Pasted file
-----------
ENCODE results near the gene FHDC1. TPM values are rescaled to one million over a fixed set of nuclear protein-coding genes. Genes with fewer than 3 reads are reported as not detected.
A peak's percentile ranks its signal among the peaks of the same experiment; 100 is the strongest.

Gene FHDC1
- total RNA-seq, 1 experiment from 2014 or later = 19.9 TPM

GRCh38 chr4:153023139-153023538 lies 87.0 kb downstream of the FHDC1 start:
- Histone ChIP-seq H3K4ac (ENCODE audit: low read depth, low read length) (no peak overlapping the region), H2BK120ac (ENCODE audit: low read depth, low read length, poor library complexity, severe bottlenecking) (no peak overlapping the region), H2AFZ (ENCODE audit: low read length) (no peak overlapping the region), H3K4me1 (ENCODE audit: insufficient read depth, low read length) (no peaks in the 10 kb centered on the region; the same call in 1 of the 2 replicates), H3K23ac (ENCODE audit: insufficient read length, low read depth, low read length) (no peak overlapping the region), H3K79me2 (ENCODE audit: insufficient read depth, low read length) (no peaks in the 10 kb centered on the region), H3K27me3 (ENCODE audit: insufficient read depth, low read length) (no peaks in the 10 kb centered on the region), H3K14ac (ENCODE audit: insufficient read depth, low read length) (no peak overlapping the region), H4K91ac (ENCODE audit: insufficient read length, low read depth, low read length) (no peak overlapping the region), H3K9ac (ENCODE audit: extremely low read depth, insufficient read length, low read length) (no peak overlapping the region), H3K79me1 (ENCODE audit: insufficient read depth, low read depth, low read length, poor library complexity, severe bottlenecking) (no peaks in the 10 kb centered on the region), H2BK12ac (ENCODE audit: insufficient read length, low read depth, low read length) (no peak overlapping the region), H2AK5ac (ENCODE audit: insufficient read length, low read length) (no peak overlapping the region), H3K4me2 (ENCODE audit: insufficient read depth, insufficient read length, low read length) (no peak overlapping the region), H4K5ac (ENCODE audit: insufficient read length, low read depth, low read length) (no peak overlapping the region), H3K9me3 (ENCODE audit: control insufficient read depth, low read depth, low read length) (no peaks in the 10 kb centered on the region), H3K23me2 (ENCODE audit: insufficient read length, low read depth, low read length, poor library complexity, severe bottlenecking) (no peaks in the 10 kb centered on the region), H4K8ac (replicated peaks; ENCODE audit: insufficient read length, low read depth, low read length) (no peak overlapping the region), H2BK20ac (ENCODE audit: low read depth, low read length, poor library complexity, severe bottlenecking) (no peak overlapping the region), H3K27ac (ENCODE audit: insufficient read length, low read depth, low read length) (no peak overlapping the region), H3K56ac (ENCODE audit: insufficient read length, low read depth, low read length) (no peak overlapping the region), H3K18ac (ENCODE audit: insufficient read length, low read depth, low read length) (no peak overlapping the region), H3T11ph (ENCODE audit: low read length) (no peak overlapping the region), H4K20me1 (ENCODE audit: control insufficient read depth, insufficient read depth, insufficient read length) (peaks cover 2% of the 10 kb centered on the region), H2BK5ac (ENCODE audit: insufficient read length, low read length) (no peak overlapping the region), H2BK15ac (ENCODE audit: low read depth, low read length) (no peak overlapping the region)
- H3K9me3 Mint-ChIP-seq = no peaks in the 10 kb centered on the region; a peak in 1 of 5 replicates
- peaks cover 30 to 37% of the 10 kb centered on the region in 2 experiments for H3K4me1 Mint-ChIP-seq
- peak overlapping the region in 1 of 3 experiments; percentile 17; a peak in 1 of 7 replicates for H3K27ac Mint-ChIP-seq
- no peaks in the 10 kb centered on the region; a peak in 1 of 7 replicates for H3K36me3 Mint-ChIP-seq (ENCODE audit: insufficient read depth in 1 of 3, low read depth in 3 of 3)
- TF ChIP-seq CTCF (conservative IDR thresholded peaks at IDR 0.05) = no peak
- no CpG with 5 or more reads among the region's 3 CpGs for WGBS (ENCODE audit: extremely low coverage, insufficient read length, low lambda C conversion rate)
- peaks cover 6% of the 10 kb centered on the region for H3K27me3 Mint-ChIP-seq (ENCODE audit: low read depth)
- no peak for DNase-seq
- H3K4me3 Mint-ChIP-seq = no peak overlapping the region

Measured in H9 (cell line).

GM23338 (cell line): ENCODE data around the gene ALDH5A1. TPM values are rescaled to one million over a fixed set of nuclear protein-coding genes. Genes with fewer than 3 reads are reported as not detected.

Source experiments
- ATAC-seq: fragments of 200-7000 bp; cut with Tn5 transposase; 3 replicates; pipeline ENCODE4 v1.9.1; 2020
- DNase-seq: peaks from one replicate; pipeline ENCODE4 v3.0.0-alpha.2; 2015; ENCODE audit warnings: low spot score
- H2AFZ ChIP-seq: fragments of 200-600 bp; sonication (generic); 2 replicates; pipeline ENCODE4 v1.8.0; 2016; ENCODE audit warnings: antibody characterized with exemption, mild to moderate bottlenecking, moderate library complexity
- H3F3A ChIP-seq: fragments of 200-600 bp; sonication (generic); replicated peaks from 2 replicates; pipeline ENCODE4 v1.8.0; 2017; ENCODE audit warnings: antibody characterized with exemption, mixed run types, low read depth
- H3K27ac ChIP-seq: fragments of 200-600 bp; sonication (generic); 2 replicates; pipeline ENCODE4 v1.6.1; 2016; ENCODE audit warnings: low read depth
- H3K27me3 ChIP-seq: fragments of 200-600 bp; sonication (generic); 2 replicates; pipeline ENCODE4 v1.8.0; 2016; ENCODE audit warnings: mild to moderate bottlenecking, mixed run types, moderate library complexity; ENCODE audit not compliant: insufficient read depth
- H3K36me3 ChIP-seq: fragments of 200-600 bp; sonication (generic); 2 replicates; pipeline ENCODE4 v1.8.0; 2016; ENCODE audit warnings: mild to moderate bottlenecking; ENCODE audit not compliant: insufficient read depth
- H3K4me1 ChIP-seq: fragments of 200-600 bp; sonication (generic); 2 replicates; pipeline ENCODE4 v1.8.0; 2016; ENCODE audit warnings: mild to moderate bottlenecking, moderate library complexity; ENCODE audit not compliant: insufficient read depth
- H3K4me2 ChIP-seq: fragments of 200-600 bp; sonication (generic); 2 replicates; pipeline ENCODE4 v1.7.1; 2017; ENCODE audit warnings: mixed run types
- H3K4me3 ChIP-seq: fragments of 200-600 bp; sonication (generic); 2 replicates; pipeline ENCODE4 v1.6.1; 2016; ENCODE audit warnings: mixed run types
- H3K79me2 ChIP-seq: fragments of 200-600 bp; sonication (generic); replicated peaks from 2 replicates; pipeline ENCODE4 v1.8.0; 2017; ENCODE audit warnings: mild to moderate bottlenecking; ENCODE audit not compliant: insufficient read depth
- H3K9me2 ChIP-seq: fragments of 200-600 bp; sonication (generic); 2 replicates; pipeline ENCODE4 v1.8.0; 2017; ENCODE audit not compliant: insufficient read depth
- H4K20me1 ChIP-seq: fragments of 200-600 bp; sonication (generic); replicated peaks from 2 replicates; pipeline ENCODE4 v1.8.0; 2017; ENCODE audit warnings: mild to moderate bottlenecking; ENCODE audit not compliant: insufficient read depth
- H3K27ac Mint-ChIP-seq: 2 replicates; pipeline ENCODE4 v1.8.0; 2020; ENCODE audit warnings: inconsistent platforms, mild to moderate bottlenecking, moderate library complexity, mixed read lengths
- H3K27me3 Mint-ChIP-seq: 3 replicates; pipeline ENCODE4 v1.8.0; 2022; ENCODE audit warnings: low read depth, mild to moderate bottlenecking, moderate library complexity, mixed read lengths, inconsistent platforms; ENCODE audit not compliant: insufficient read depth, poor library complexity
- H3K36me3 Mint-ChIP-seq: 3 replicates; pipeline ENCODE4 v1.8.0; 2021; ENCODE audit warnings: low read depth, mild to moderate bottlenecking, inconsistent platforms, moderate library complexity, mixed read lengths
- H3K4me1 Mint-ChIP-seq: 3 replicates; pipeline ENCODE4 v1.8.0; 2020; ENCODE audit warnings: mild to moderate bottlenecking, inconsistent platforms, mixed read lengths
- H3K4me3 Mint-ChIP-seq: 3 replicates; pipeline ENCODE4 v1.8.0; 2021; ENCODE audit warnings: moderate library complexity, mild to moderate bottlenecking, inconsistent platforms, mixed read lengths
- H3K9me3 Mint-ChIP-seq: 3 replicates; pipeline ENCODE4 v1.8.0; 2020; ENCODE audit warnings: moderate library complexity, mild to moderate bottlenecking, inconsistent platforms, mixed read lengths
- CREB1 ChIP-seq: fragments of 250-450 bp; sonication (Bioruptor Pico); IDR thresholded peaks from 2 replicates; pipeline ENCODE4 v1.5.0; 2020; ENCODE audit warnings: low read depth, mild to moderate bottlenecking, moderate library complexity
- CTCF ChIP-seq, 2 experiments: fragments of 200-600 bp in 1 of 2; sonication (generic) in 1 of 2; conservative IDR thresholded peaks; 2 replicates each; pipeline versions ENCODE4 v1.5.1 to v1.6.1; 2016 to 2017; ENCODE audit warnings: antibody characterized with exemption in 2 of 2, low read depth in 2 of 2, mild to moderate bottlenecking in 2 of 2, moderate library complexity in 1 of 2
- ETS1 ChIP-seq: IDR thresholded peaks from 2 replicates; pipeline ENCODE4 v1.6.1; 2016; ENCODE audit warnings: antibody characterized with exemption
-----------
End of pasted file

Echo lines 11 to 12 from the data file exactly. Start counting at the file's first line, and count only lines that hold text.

- TF ChIP-seq CTCF (conservative IDR thresholded peaks at IDR 0.05) = no peak
- no CpG with 5 or more reads among the region's 3 CpGs for WGBS (ENCODE audit: extremely low coverage, insufficient read length, low lambda C conversion rate)